1st February 2018
Walking into Marriage - Godfrey and Cecilia Leone Ganado
Nearly five decades have passed since Godfrey and Cecilia Leone Ganado first started ‘going steady’, and their love and affection for each other remain clear.
If you were a teenager in the early 1960s, Ghar id-Dud in Sliema was the most happening place to be. Nearby attractions included the Alhambra cinema, Bonello’s Kiosk in St Anne’s Square, and Golden Harvest, where one could get a drink or a coffee and a nice double-decker salami bezzun. Like a precursor to Paceville, it was always humming with young people, including Cecilia Gregory, 15, and Godfrey Leone Ganado, 18.
Having grown up in neighbouring areas of Sliema, Cecilia and Godfrey were vaguely aware of each other, and when they ended up in the same group of friends, they started talking and hit it off immediately. “I used to listen for the bell ringing for lessons at the girls’ school down the road, look out of the window a few minutes later and see her running to school – always late,” smiles Godfrey, a retired accountant who was a former partner at PricewaterhouseCoopers. “Our dates used to consist of long walks and outings to tea rooms,” Cecilia recalls. Her father, she says, was very strict – “more British than the British” – so Godfrey would wait for her around the corner until she came out of the house. It was after four years of dating that she formally introduced her beau to her parents. The match was immediately approved – their fathers were both Customs officials and the parents had been invited to each other’s weddings; Godfrey’s parents had only missed the Gregory wedding because she was heavily pregnant with him.
There wasn’t a grand declaration when Godfrey asked Cecilia to marry him. “It was more of a gradual proposal – we sort of walked into marriage,” Godfrey says with a smile. “We had to know we had enough money to build a house and raise a family.” The two married after eight years together on 29th April 1971 at St Gregory’s Church in Sliema; she was 23 and he was 26. The bride wore an organza and lace gown sewn by Mrs Josephine Micallef, with fabric from Camilleri’s in Valletta. She was accompanied by one bridesmaid (her cousin) wearing white, a flower girl (Godfrey’s only sister) and two pageboys, who all wore matching velvet ensembles. She received two bridal bouquets from two different florists – she had cancelled with a supplier and it was sent just the same. “Don’t worry,” Godfrey told her, “I’ll walk up with one of them myself.”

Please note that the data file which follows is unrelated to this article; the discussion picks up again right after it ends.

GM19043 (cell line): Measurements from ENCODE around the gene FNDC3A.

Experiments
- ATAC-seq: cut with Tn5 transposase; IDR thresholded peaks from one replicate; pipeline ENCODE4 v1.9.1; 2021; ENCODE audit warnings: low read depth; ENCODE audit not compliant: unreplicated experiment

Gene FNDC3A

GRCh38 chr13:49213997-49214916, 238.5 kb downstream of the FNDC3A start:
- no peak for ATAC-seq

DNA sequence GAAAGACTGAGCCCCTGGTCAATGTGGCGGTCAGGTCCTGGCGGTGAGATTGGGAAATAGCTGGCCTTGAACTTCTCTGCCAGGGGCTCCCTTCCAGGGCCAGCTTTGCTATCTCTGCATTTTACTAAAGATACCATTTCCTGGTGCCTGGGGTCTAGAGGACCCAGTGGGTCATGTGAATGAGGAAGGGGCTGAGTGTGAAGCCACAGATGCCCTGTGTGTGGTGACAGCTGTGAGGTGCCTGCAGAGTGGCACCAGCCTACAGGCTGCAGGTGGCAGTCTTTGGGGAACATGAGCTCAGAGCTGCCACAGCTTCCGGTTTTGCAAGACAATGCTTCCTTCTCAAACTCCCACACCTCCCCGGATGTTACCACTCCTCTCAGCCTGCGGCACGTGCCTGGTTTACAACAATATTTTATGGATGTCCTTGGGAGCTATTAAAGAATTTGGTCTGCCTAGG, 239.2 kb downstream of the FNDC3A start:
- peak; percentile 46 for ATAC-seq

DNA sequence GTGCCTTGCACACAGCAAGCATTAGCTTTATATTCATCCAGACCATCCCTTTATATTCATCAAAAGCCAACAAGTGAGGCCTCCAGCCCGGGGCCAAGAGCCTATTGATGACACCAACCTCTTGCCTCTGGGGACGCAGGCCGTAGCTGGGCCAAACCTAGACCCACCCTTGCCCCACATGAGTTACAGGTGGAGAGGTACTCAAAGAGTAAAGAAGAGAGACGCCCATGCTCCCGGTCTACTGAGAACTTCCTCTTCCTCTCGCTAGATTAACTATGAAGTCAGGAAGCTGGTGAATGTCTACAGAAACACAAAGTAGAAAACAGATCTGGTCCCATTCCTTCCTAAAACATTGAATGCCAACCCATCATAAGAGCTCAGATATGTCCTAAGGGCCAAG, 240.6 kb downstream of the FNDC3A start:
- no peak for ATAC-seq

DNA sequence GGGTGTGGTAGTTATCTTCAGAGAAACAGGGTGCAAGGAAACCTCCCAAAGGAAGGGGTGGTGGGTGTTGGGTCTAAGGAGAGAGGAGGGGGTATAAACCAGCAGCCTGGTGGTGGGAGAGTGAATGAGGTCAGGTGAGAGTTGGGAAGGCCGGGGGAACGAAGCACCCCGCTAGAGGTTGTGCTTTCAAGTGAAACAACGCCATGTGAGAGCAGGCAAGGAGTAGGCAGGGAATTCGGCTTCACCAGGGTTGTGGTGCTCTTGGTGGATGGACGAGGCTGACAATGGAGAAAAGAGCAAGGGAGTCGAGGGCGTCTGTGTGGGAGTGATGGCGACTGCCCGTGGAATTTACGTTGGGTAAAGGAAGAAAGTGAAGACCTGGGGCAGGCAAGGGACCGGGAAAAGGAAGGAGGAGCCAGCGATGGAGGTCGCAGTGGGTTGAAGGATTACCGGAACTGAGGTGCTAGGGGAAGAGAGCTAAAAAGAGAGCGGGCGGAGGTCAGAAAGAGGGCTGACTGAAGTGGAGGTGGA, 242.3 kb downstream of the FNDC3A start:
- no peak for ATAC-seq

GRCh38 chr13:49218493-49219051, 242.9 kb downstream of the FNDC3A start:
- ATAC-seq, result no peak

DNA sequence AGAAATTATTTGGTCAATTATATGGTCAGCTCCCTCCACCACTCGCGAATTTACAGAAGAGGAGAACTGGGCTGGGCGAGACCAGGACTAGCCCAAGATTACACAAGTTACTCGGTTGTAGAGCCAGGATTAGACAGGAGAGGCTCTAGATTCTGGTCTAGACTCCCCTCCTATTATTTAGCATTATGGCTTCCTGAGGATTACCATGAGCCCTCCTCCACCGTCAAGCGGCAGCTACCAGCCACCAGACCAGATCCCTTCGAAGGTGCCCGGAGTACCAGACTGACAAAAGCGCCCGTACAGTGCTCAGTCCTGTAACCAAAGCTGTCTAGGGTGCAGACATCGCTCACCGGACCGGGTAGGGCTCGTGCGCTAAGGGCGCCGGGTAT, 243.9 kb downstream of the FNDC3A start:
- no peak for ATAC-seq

The reception at the Phoenicia Hotel was attended by 650 people from both sides of Parliament, including the guest of honour, then-Prime Minister Giorgio Borg Olivier, since Cecilia’s father was the Clerk of the House of Representatives. “One side of the house gifted us a carpet – the other gave us a vacuum cleaner!” Cecilia giggles. She adds, “in our day, the wedding reception was more of a party for parents, relatives and friends, as that was the custom. The bride and groom were given a set number of guests they could invite, and that was it!” It was a rainy day – in fact, the reception had to be moved indoors – but we all know what they say about rain on the day of a wedding. After 46 years, two children, and five grandchildren, it’s hard to dispute.
The couple credits their strong Catholic faith with the success of their marriage, along with shared values and a determination to make their union work. “You have to work at a marriage – when problems come up, you don’t just throw in the towel,” Cecilia says. “I don’t think there’s enough communication between couples these days,” Godfrey adds, “Cecilia and I discuss everything, as we always have done, and even though we don’t always agree, we just agree to disagree… and then eventually agree.”